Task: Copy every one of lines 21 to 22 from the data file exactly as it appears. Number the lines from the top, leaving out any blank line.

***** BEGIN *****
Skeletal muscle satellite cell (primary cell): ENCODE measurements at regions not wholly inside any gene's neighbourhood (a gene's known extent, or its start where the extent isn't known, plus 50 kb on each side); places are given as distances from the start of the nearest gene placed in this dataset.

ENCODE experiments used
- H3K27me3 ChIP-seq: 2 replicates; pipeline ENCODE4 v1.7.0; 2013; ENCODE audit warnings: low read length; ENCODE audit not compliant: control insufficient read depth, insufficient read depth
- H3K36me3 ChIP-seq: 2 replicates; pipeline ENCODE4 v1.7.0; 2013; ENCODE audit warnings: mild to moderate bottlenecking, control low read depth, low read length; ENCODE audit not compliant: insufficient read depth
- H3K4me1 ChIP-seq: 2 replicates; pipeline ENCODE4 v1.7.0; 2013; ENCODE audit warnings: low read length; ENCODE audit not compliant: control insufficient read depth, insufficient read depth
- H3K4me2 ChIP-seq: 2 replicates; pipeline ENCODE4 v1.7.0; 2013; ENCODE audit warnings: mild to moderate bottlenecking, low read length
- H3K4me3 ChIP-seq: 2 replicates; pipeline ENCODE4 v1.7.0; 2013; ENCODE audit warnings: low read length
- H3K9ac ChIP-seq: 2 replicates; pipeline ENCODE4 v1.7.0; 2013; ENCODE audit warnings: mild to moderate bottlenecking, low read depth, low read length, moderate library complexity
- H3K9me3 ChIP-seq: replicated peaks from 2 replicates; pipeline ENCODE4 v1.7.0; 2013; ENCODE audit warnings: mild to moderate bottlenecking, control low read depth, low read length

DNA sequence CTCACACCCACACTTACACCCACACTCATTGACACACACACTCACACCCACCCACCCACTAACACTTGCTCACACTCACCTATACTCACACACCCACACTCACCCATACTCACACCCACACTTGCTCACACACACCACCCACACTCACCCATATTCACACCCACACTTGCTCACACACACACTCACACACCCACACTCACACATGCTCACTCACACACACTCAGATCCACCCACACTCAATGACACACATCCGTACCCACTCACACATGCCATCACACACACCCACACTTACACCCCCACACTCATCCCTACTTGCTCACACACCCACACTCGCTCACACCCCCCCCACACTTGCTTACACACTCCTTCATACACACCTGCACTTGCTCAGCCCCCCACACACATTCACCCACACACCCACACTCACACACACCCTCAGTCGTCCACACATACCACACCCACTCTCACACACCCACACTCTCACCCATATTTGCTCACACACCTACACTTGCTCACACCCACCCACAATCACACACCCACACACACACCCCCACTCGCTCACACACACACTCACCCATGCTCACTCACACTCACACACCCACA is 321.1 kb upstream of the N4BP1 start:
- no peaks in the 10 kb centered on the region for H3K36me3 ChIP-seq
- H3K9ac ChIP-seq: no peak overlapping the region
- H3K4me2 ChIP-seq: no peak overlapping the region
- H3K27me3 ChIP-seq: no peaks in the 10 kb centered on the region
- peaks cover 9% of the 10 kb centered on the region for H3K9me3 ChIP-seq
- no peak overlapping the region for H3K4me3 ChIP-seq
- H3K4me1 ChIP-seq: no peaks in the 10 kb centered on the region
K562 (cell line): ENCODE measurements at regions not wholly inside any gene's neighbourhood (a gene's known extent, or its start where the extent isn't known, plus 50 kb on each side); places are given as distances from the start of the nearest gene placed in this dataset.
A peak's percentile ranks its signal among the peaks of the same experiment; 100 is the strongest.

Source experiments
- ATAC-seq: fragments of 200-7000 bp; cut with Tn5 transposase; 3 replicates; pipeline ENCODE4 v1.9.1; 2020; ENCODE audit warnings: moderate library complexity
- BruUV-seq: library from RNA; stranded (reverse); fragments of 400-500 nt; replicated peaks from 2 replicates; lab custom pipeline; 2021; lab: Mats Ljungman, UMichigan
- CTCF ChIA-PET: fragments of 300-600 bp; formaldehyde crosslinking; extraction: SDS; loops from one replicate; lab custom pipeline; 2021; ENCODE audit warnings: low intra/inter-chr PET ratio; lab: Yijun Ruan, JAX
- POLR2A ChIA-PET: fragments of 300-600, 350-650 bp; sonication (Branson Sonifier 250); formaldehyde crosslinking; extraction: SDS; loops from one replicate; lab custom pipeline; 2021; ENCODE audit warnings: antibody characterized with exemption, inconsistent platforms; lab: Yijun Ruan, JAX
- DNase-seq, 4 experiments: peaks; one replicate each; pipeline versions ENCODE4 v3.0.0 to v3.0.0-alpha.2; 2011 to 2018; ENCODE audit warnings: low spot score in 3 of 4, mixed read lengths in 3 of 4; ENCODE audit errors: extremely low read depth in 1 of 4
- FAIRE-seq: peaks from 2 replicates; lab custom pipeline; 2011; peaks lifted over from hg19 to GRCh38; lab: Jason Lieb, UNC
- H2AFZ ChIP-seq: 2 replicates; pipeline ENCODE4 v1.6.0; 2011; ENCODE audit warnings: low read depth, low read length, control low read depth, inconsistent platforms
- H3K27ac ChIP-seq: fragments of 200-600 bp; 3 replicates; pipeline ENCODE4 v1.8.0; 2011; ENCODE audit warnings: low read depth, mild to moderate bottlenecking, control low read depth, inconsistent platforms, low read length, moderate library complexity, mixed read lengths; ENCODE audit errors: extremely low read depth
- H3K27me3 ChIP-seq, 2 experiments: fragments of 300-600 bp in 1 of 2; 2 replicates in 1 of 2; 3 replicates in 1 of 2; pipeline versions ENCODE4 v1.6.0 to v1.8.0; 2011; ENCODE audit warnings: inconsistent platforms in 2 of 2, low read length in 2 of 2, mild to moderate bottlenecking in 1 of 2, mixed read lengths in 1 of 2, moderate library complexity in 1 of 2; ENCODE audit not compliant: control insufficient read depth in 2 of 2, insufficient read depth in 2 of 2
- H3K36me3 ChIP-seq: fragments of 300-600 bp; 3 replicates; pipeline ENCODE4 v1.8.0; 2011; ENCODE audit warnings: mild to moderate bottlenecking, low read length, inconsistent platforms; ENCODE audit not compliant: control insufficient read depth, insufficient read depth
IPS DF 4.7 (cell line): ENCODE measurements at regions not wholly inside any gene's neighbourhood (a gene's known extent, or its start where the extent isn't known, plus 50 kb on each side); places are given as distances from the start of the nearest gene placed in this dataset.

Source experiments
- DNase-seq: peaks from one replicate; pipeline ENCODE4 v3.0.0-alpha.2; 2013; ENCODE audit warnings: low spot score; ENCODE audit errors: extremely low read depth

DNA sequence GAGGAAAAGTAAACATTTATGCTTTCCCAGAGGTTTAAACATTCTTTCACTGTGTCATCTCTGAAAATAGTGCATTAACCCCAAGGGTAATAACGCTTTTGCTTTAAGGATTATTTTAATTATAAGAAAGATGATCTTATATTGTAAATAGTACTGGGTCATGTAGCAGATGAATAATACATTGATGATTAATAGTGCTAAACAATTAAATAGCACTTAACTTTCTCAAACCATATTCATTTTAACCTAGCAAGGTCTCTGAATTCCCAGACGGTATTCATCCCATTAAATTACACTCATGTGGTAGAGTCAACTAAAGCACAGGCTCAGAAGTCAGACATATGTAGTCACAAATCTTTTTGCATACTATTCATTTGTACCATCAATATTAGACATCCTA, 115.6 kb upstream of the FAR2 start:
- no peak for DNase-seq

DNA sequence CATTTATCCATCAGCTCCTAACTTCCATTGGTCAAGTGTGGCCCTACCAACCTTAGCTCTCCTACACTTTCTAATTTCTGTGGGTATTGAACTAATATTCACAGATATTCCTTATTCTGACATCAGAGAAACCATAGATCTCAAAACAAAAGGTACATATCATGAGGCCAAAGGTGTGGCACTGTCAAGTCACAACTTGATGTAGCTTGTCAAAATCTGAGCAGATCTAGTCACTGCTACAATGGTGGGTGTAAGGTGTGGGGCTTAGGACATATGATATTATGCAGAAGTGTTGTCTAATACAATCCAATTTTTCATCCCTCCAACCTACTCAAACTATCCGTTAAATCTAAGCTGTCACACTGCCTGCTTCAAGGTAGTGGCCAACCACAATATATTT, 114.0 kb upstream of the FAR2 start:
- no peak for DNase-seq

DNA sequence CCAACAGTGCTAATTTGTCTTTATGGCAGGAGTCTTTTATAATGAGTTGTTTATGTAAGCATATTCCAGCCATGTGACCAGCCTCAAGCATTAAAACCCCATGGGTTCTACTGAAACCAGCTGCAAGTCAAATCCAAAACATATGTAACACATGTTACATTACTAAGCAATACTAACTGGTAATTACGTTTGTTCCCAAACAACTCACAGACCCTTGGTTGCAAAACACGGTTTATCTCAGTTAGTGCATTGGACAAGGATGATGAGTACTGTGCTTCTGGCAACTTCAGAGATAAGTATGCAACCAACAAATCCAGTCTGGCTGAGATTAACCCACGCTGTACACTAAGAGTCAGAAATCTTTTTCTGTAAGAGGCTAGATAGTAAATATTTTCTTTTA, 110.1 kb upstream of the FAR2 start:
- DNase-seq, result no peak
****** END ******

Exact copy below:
- ATAC-seq: fragments of 200-7000 bp; cut with Tn5 transposase; 3 replicates; pipeline ENCODE4 v1.9.1; 2020; ENCODE audit warnings: moderate library complexity
- BruUV-seq: library from RNA; stranded (reverse); fragments of 400-500 nt; replicated peaks from 2 replicates; lab custom pipeline; 2021; lab: Mats Ljungman, UMichigan